Margot Besnard: Join in the election spirit, even if you don’t love politics

Media Credit: Cartoon by Lauren Roll

Cartoon by Lauren Roll

Before college, I considered myself very passionate about politics. Then I met my freshman year roommate and realized that in D.C., students measure political passion on an entirely different scale than I had at my high school in western Massachusetts. I was impressed and, admittedly, intimidated when my roommate mentioned she was planning to take a semester off to work for a campaign in 2016 – three full years away at that point. I hadn’t so much as registered to vote, let alone spent a summer as a campaign fellow, as she had during the 2012 election.

This year, some students are returning to GW — the most politically active campus in the U.S. — fired up about the 2016 election. Others may feel like they can hang back and let the more excited and experienced people, like my former roommate, take care of the activism – which is how I used to feel. But no matter your academic or personal background, you can and should get involved in the election this fall. Your vote and participation in activities, like volunteering for a campaign, will not only contribute to the overall democratic process but may even lead to a career opportunity doing something you may not have considered before.

Media Credit: Cartoon by Lauren Roll

Whether you’re interested in math, photography, party planning, writing, computer science or design, there are countless ways to apply your individual skill set to this election. And leaders of organizations like GW College Democrats and GW College Republicans welcome people with interests other than politics.

Allison Coukos, the director of public relations for College Republicans, and Lande Watson, the president of College Democrats, both said their respective organizations are stronger when students with a variety of views and fields of study get involved with their organizations.

“Without non-political science majors in our organizations, we wouldn’t benefit from the diverse stories, backgrounds and ideas that come from our members who study anything from philosophy to international affairs to neuroscience,” Watson said.

And if you’re looking for an easy way to get involved, there are tons of events already planned. Attending National Voter Registration Day, guest speaker panels or debate watch parties are straightforward ways to experience election energy while interacting with students who have ranges of skills and opinions. These events provide an accessible way to learn about the election and how political groups function.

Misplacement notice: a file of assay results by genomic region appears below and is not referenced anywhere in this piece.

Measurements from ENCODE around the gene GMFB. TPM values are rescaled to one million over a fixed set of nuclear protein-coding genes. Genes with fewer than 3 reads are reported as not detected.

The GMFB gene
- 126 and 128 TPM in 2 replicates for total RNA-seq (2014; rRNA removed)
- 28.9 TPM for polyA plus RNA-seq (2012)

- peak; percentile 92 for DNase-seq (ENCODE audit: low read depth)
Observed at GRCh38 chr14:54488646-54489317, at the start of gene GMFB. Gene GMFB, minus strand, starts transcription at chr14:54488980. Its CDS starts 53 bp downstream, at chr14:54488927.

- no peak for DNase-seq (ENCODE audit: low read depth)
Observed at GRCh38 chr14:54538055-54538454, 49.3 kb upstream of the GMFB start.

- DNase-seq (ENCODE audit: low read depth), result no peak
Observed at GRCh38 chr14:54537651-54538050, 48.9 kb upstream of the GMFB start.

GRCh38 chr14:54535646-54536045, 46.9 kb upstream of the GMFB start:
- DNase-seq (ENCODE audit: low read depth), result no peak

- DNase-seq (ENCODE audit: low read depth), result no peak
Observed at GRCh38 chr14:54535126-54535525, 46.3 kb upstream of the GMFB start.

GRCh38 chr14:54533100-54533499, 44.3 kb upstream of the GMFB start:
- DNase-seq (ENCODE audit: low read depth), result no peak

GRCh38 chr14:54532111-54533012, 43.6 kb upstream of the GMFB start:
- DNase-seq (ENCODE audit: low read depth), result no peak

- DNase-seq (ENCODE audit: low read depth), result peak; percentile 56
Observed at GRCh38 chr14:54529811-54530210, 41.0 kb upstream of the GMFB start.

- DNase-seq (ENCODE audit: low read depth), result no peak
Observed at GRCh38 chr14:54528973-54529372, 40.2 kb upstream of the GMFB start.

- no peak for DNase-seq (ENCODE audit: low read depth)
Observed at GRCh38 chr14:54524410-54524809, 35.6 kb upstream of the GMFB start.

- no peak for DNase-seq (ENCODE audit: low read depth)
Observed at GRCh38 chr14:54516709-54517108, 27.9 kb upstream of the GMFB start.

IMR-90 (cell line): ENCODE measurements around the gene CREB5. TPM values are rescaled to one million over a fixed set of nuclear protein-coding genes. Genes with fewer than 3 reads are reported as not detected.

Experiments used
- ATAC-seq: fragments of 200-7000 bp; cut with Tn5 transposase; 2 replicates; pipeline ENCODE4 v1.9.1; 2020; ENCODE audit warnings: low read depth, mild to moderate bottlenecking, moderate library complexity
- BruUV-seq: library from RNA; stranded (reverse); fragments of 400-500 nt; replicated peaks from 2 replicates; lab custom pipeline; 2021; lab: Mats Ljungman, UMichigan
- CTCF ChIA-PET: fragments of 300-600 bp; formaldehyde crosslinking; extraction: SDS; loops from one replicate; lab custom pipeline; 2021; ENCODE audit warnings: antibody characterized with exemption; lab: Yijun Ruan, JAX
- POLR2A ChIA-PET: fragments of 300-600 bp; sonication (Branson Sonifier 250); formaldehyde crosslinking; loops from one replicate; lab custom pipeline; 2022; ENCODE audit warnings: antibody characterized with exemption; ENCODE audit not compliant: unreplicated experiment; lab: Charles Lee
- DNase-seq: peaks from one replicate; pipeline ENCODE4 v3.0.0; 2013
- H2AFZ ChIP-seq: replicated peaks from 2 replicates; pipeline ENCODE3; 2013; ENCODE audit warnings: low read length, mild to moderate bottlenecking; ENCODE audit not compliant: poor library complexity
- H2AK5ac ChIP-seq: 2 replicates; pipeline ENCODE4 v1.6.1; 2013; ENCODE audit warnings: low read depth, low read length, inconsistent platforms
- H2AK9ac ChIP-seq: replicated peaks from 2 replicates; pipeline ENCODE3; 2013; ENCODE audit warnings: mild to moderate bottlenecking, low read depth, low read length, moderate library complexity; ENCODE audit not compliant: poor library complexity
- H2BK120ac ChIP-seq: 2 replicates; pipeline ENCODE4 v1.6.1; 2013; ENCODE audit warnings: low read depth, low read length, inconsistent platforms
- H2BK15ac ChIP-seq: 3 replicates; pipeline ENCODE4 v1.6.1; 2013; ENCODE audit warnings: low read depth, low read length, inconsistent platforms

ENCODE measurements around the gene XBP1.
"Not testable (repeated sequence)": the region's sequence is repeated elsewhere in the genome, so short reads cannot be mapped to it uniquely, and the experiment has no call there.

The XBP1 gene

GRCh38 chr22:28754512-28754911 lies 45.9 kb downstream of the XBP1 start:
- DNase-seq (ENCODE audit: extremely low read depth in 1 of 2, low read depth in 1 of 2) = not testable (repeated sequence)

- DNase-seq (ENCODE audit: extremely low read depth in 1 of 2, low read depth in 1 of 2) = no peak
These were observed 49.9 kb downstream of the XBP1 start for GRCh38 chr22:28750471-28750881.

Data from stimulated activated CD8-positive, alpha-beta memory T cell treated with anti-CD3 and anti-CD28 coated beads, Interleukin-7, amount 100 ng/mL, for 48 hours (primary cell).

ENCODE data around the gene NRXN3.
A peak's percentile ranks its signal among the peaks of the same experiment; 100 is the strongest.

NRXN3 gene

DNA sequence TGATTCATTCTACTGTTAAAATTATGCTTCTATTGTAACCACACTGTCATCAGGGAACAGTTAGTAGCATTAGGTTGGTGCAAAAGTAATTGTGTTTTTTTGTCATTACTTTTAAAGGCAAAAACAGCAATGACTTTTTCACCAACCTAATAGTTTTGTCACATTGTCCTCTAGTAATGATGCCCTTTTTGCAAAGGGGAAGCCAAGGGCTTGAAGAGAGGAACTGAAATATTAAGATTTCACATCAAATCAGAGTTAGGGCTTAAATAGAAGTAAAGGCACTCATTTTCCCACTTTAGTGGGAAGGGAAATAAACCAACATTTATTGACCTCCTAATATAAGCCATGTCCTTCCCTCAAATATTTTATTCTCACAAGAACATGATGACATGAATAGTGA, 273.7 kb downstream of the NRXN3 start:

And for students who are iffy about joining political organizations, it’s important to know how each group interacts with students on campus. Students can have differing opinions and experiences without being divisive.

“The best way to avoid divisions within the GW community is to be respectful and tolerant of the views of our peers,” Coukos said. “As with other differences, we don’t have to agree, but we should respect everyone’s right to have their own views.”

It’s important to acknowledge, too, that the fundamentally partisan character of political activities and organizations will not appeal to everyone — and that’s OK. There is potential for other organizations to engage students in more creative election-related activities that aren’t geared toward supporting a specific party.

For example, a photography or comedy organization could encourage members to come up with artistic interpretations of candidates and their supporters. Politics has long been a source of inspiration for artists — think of the famous “Hope” poster that became the image of U.S. President Barack Obama’s 2008 campaign or the Trump statues that appeared in several cities in August — as well as comedians, writers and entrepreneurs.

The GW Math and Stat Association could give students opportunities related to the presidential election. Why not invite Washington pollsters to talk to members of different student organizations about their careers in the field? Campaigns are increasingly trying to attract students with math and computer skills to come up with data-driven solutions to issues, like low voter turnout among young people.

Once we look beyond the headlines lamenting the divisiveness of this election on a national level, we can see that at GW, there are ways all types of people can come together to engage in the political process.

Margot Besnard, a senior majoring in political science, is a Hatchet columnist. Want to respond to this piece? Submit a letter to the editor.

The Hatchet has disabled comments on our website. Learn more.